The making of manuscripts would only have been within the capacity of the wealthy and powerful in medieval society, either the ruling classes or the Church. Noted writers and most of the poets from the twelfth century onwards either belonged to the Church, as deacons, priests, bishops, monks or abbots, or belonged to, or served, the ruling class. The making of a manuscript required not only material wealth, as indicated by the acquisition of the vellum, the ink and colouring, but a skilled workforce of writers, scribes and illuminators as well as adequate facilities. The literary patrons were not necessarily involved themselves in the writing process but used the products of the textual culture as an expression of their social and cultural capital, to use Pierre Bourdieu’s widely-known term (Bourdieu 1986, 47).

Notwithstanding the origin of skaldic verse in Norway, this kind of poetry is almost exclusively contained in manuscripts of Icelandic origin. Icelanders were not only the creators of most of the preserved poetry from the tenth to the end of the fourteenth century, but also the makers of the manuscripts that preserved the verse from the twelfth century onwards. Manuscript culture in Iceland remained rich and varied from the twelfth well into the nineteenth century. It can be divided into three periods: c. 1200-1400, c. 1400-1600, and c. 1600-1900.

In the period c. 1200-1400 the audience of skaldic poetry was located in the West Nordic area, with the last royal patrons of skaldic poetry ruling c. 1300. The fourteenth century saw the production of many of the most imposing manuscripts containing kings’ sagas and Íslendingasögur, some of which were probably intended for Norwegian aristocratic milieux. This is the period during which skaldic poetry became an object of study in Iceland, as is evident from the manuscripts of Snorra Edda and their contents. In the period from c. 1400-1600 vellums continued to be produced but they mostly contain less imposing texts than those of the preceding century. In the third period (c. 1600-1900) manuscripts containing skaldic poetry are of paper rather than vellum. Paper was introduced to Iceland in the sixteenth century and paper manuscripts were produced there in considerable quantities from the late sixteenth to the end of the nineteenth century. However, printing on paper was largely reserved for copies of the Bible and other Christian literature rather than vernacular texts, which continued to be hand copied, so skaldic poetry is not found in any edition printed in Iceland until the late eighteenth century, even though there are many handwritten paper copies of texts containing skaldic poetry from this period.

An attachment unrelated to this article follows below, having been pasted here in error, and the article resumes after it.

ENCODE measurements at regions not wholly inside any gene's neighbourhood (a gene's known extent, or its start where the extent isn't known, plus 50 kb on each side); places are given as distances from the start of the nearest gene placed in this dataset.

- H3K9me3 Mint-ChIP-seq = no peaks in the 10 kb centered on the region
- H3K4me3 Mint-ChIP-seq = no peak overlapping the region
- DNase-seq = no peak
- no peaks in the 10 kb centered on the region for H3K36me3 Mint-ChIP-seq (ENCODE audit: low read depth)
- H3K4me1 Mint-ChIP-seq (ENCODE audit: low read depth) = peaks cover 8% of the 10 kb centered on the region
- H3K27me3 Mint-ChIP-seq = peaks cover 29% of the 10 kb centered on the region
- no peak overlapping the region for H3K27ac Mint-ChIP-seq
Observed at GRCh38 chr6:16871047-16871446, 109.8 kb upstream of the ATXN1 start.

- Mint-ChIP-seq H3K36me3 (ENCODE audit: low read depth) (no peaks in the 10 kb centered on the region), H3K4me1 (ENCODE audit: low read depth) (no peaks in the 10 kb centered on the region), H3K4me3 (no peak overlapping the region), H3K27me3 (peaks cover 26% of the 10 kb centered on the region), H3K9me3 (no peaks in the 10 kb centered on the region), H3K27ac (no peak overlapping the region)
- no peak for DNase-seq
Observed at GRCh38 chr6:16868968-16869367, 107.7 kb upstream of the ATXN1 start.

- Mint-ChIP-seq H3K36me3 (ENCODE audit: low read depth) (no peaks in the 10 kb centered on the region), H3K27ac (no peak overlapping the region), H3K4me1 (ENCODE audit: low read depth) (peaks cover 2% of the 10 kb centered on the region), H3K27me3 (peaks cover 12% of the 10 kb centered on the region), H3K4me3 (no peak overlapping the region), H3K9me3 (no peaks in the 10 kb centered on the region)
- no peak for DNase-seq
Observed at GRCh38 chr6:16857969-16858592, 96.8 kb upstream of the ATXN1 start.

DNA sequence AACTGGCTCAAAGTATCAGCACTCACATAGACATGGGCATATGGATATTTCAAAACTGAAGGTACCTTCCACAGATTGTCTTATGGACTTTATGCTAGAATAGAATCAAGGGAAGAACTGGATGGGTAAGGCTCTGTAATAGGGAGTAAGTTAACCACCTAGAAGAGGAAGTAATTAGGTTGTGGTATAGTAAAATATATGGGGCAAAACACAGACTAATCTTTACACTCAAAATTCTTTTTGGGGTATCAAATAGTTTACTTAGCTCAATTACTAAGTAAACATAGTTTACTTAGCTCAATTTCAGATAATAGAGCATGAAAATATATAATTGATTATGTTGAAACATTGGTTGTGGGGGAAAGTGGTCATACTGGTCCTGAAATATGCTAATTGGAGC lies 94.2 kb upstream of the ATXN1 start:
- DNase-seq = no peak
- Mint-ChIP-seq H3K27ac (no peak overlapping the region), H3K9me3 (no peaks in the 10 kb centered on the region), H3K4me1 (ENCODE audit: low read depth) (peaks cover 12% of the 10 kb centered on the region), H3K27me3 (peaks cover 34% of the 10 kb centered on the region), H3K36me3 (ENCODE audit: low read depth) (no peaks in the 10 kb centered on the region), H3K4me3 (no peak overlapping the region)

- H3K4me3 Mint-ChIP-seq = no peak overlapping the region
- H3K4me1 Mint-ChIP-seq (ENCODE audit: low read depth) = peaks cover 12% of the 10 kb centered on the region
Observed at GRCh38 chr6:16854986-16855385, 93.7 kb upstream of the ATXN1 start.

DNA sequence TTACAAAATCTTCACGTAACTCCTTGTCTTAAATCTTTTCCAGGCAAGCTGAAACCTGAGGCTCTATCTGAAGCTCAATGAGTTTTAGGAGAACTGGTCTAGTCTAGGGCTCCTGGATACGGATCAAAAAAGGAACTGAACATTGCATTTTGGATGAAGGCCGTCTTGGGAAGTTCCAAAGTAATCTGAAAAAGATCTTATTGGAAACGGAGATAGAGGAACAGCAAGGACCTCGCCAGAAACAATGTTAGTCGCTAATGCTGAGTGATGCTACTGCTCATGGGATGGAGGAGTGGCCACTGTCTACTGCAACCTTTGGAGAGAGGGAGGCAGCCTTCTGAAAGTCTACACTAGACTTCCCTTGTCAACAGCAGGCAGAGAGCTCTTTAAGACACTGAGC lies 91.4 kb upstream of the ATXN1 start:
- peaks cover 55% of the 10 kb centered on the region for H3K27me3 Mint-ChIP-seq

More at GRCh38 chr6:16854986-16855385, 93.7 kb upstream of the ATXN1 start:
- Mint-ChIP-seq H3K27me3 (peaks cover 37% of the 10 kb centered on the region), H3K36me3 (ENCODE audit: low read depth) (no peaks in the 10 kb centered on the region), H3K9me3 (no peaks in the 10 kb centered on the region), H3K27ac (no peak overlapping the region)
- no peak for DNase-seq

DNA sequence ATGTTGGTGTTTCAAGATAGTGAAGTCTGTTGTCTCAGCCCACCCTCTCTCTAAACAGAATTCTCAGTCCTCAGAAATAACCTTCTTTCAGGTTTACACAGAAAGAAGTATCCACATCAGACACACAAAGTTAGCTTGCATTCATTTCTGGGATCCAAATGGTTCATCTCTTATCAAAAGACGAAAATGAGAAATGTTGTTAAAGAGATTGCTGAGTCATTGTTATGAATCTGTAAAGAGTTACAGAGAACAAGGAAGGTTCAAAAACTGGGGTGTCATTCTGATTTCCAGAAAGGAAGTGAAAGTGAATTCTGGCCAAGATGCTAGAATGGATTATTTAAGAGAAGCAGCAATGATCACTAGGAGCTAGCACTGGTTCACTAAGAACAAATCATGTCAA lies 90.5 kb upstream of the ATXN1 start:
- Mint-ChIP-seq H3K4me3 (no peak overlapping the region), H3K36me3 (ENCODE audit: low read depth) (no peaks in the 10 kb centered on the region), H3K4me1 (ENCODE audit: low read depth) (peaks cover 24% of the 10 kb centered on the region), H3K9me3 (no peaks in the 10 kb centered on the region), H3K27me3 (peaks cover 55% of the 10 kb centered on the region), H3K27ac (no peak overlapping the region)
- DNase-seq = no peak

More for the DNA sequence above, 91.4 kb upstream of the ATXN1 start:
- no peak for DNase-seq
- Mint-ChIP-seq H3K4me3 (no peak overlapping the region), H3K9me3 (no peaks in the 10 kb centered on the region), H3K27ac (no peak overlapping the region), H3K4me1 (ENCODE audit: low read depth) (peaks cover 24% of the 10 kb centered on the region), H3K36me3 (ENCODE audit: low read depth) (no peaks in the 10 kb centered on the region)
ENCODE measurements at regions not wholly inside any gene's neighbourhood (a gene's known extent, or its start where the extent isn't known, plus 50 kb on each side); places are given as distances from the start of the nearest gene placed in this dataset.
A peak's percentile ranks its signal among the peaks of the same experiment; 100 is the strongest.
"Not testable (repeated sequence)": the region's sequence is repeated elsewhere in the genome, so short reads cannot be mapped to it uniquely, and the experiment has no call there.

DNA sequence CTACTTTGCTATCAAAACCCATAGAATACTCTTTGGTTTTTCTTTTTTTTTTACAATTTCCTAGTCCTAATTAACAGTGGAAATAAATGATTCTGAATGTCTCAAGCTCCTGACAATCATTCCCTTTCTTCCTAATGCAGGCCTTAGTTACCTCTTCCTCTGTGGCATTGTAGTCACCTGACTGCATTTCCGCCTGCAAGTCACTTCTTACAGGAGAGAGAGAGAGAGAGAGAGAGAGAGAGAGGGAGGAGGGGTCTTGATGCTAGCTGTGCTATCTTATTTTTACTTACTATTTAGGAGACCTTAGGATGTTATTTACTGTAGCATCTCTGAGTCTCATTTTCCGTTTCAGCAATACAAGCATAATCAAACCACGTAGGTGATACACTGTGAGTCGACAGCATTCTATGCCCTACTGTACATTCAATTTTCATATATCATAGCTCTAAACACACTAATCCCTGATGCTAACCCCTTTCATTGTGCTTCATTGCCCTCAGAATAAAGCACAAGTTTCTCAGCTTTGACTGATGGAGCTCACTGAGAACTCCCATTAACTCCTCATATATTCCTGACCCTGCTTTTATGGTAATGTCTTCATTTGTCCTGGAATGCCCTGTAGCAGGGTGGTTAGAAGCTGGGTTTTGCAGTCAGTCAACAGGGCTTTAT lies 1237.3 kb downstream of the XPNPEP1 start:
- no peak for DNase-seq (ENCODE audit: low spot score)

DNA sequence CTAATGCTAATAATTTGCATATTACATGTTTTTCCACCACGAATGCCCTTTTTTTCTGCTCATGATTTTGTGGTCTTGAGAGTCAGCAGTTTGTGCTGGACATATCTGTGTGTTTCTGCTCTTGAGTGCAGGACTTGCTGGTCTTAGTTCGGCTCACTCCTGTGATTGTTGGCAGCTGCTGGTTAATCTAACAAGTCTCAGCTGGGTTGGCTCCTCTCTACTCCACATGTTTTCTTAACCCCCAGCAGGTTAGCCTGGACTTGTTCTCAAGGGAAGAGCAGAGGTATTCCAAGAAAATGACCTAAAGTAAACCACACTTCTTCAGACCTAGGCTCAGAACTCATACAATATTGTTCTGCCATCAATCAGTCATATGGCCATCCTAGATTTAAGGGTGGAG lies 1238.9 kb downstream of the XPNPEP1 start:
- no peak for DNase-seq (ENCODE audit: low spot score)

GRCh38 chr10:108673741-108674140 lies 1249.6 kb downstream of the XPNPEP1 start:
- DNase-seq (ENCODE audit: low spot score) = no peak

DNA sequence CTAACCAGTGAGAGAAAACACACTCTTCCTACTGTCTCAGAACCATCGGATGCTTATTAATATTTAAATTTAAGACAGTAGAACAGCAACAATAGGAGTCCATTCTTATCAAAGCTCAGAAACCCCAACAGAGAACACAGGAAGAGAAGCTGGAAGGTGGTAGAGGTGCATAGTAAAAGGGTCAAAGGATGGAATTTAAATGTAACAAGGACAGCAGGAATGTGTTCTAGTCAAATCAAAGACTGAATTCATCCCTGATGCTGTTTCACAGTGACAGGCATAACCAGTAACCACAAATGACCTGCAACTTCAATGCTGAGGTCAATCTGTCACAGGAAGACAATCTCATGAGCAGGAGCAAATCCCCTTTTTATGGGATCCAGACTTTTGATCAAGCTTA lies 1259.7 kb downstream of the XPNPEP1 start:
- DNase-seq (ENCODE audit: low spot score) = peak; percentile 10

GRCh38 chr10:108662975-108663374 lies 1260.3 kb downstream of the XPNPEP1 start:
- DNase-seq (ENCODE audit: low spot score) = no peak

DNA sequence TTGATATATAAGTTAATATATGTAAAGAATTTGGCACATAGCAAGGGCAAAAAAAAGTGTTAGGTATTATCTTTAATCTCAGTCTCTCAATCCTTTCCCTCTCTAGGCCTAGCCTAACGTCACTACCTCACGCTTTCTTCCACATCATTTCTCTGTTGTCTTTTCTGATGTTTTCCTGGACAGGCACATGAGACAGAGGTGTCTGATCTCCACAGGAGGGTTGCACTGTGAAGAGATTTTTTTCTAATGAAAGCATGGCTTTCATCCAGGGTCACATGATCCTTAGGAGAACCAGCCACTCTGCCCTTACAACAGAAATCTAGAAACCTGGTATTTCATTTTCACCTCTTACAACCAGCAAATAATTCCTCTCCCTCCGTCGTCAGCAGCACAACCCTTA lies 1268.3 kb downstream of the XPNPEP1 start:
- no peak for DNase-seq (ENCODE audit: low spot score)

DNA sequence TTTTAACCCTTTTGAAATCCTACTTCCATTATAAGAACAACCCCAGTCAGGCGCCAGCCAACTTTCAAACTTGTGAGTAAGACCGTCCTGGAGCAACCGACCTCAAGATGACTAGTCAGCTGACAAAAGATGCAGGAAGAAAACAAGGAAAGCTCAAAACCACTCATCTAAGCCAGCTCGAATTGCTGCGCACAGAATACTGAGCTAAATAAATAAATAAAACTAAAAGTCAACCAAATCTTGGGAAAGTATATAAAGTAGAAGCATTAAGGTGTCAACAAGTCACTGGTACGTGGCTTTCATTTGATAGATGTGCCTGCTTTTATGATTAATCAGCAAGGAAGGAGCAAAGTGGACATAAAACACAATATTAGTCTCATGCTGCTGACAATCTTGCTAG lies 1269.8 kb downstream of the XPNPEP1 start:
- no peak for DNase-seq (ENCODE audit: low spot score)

With the advent of humanism in the late sixteenth century, an academic interest in the sources of the history of the Scandinavian kingdoms was reawakened, and an interest in skaldic poetry alongside it. Arngrímur Jónsson (c. 1558-1654) made use of skaldic poetry in his Crymogæa (1609). He can be shown to have used the Vatnshyrna manuscript containing sagas of Icelanders, which was destroyed in the Copenhagen fire of 1728, along with other manuscripts, such as the late thirteenth-century Kringla manuscript of Heimskringla. Magnús Jónsson of Laufás produced a new version of the Skáldskaparmál section of Snorra Edda in the early seventeenth century. The first printed texts of skaldic poetry are contained in Ole Worm’s (1588-1654) study of runes, Runer seu Danica literatura antiquissima (1636). Some of the earliest printed editions of texts containing skaldic poetry are treated in the present edition as equal in witness value to manuscripts, when the manuscripts that those early editors used are now lost, and variant readings are cited from them in these circumstances. This applies, for example, to Worm’s Runer, which contains texts of a number of poems, including Egill HflV and Anon KrmVIII as well as Anon RunVI. Another example of an early printed text that has independent value is Peder Claussøn Friis’s translation of Heimskringla, published in 1668, which is based on a manuscript that has since been lost. This translation thus has independent value for the study of the poetry in Heimskringla.